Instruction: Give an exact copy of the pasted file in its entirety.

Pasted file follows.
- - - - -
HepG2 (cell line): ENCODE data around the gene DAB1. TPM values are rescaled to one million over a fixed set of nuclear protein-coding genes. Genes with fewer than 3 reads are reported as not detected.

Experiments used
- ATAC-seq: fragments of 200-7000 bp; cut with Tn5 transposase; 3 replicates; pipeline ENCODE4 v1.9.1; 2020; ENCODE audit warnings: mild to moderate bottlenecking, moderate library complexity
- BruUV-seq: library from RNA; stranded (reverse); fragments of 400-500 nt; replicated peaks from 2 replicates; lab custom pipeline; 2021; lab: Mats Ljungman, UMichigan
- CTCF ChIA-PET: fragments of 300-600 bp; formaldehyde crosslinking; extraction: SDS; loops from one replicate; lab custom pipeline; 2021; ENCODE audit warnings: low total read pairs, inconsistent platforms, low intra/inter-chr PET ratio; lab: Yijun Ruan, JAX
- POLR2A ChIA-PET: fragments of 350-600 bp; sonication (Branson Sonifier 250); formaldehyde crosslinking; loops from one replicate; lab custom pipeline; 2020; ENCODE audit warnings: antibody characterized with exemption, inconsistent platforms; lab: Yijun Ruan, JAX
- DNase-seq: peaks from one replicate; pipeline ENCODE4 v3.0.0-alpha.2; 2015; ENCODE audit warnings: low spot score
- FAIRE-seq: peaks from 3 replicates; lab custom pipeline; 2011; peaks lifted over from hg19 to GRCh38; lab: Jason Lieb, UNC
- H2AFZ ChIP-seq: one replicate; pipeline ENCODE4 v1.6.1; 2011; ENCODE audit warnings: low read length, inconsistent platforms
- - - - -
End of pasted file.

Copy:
HepG2 (cell line): ENCODE data around the gene DAB1. TPM values are rescaled to one million over a fixed set of nuclear protein-coding genes. Genes with fewer than 3 reads are reported as not detected.

Experiments used
- ATAC-seq: fragments of 200-7000 bp; cut with Tn5 transposase; 3 replicates; pipeline ENCODE4 v1.9.1; 2020; ENCODE audit warnings: mild to moderate bottlenecking, moderate library complexity
- BruUV-seq: library from RNA; stranded (reverse); fragments of 400-500 nt; replicated peaks from 2 replicates; lab custom pipeline; 2021; lab: Mats Ljungman, UMichigan
- CTCF ChIA-PET: fragments of 300-600 bp; formaldehyde crosslinking; extraction: SDS; loops from one replicate; lab custom pipeline; 2021; ENCODE audit warnings: low total read pairs, inconsistent platforms, low intra/inter-chr PET ratio; lab: Yijun Ruan, JAX
- POLR2A ChIA-PET: fragments of 350-600 bp; sonication (Branson Sonifier 250); formaldehyde crosslinking; loops from one replicate; lab custom pipeline; 2020; ENCODE audit warnings: antibody characterized with exemption, inconsistent platforms; lab: Yijun Ruan, JAX
- DNase-seq: peaks from one replicate; pipeline ENCODE4 v3.0.0-alpha.2; 2015; ENCODE audit warnings: low spot score
- FAIRE-seq: peaks from 3 replicates; lab custom pipeline; 2011; peaks lifted over from hg19 to GRCh38; lab: Jason Lieb, UNC
- H2AFZ ChIP-seq: one replicate; pipeline ENCODE4 v1.6.1; 2011; ENCODE audit warnings: low read length, inconsistent platforms